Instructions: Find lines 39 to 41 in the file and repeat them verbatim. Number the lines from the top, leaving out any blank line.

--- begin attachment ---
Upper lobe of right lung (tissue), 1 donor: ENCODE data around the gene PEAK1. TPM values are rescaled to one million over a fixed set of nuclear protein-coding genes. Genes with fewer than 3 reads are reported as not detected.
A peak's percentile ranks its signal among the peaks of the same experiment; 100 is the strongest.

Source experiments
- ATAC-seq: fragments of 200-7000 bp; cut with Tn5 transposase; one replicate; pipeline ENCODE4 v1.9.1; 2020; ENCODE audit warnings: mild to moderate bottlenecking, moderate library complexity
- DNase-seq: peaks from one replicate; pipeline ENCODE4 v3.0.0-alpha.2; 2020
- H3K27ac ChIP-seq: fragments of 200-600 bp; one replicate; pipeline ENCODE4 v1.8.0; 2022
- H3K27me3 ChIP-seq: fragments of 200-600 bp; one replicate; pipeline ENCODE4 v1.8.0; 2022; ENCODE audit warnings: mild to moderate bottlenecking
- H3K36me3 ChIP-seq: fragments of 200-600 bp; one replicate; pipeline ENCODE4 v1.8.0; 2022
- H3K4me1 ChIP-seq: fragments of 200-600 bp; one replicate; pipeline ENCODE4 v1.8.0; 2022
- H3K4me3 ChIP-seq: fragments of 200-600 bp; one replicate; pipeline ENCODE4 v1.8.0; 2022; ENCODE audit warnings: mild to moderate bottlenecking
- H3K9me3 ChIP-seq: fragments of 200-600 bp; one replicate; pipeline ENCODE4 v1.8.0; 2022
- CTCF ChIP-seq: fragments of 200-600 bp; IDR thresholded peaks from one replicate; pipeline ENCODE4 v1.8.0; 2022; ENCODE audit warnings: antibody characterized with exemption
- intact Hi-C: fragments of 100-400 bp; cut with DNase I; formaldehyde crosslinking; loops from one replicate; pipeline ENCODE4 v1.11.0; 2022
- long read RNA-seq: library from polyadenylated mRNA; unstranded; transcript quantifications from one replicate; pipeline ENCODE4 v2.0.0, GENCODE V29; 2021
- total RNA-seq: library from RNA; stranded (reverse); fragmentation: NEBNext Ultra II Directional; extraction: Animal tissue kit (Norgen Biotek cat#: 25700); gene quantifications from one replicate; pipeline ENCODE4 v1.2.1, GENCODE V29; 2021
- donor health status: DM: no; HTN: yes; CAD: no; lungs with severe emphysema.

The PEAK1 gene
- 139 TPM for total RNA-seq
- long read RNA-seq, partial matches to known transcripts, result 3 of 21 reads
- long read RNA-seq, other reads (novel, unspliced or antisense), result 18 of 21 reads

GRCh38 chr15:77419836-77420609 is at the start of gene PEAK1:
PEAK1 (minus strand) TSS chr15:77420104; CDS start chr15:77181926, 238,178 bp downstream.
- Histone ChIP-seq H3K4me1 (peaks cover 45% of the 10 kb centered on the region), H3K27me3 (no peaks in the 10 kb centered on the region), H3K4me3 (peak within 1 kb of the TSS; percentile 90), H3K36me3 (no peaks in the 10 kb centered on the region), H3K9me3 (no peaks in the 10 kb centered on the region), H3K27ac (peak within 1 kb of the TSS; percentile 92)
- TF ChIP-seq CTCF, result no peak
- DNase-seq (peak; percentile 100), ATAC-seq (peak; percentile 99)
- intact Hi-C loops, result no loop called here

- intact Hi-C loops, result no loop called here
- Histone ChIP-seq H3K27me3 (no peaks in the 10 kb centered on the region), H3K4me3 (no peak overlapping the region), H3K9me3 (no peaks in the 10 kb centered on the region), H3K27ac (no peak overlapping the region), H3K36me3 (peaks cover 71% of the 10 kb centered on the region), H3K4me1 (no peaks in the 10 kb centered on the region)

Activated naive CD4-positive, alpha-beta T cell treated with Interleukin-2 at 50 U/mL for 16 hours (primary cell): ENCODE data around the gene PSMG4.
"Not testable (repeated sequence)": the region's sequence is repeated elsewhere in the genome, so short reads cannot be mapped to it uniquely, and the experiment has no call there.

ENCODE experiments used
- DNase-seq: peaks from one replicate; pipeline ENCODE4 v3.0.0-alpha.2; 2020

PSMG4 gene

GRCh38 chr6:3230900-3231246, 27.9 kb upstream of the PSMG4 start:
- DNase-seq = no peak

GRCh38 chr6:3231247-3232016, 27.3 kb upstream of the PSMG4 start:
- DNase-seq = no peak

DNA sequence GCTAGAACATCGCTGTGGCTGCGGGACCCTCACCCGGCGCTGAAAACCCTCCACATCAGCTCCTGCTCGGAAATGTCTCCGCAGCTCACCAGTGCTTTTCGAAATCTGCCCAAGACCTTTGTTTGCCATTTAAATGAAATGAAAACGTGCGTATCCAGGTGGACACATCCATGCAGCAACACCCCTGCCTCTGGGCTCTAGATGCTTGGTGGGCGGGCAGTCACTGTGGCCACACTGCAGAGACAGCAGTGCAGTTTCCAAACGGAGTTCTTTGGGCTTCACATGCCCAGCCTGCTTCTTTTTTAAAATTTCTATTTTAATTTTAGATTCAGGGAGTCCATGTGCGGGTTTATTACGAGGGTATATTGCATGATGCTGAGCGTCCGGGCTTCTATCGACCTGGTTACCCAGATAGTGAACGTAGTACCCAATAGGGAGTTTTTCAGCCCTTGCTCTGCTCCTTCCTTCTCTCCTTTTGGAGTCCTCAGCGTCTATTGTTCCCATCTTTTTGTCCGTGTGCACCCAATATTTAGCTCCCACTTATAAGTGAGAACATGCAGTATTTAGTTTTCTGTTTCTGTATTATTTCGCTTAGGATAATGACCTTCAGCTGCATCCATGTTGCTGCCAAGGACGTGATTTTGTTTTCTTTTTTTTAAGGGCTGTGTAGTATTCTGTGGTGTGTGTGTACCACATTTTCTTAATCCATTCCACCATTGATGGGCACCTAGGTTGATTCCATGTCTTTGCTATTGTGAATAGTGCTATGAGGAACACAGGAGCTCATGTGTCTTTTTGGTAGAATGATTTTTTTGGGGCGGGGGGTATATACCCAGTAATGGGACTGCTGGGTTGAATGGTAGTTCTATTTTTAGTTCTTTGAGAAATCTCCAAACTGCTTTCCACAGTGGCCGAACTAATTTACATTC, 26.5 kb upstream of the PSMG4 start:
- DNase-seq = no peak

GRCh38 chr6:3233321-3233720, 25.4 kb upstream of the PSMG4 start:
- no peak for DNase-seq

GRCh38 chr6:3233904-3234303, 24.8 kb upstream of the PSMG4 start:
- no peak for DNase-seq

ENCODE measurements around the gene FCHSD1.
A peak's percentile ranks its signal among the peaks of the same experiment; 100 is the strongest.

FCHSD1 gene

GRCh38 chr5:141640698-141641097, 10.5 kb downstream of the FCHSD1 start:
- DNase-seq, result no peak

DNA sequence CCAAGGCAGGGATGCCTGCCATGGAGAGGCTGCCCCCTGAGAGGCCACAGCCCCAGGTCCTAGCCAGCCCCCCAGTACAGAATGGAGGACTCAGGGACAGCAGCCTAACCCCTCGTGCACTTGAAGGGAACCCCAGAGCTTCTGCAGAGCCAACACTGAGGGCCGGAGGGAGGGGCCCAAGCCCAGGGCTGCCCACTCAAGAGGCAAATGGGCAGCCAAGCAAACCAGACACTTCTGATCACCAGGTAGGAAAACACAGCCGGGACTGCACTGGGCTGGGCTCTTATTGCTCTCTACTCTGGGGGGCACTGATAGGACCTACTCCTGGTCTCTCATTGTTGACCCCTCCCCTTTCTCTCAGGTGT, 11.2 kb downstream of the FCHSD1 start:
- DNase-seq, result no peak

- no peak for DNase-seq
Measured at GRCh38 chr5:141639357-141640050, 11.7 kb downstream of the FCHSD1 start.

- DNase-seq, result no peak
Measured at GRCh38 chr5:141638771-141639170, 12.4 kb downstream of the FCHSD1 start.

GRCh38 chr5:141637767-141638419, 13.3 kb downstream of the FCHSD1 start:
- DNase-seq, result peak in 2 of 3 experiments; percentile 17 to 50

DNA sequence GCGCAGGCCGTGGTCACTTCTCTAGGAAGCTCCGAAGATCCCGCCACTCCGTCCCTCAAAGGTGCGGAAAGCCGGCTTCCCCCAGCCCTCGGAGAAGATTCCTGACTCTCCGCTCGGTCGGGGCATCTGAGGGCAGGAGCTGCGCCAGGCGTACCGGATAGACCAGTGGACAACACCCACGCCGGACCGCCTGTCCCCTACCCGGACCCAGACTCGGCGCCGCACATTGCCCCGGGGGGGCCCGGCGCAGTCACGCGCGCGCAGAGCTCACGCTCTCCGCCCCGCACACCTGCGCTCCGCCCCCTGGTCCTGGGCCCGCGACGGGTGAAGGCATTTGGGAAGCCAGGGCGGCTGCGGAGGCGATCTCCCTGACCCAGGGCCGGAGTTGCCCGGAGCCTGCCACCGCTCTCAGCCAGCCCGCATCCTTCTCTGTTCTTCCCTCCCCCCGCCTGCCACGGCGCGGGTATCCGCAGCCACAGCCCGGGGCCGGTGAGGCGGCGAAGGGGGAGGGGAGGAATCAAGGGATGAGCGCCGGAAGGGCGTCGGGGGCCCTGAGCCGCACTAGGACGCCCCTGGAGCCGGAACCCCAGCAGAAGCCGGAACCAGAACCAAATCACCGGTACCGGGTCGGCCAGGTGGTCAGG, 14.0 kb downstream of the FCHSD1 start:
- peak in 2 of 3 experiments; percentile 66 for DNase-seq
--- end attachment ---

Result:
- DNase-seq = no peak

GRCh38 chr6:3233321-3233720, 25.4 kb upstream of the PSMG4 start:
- no peak for DNase-seq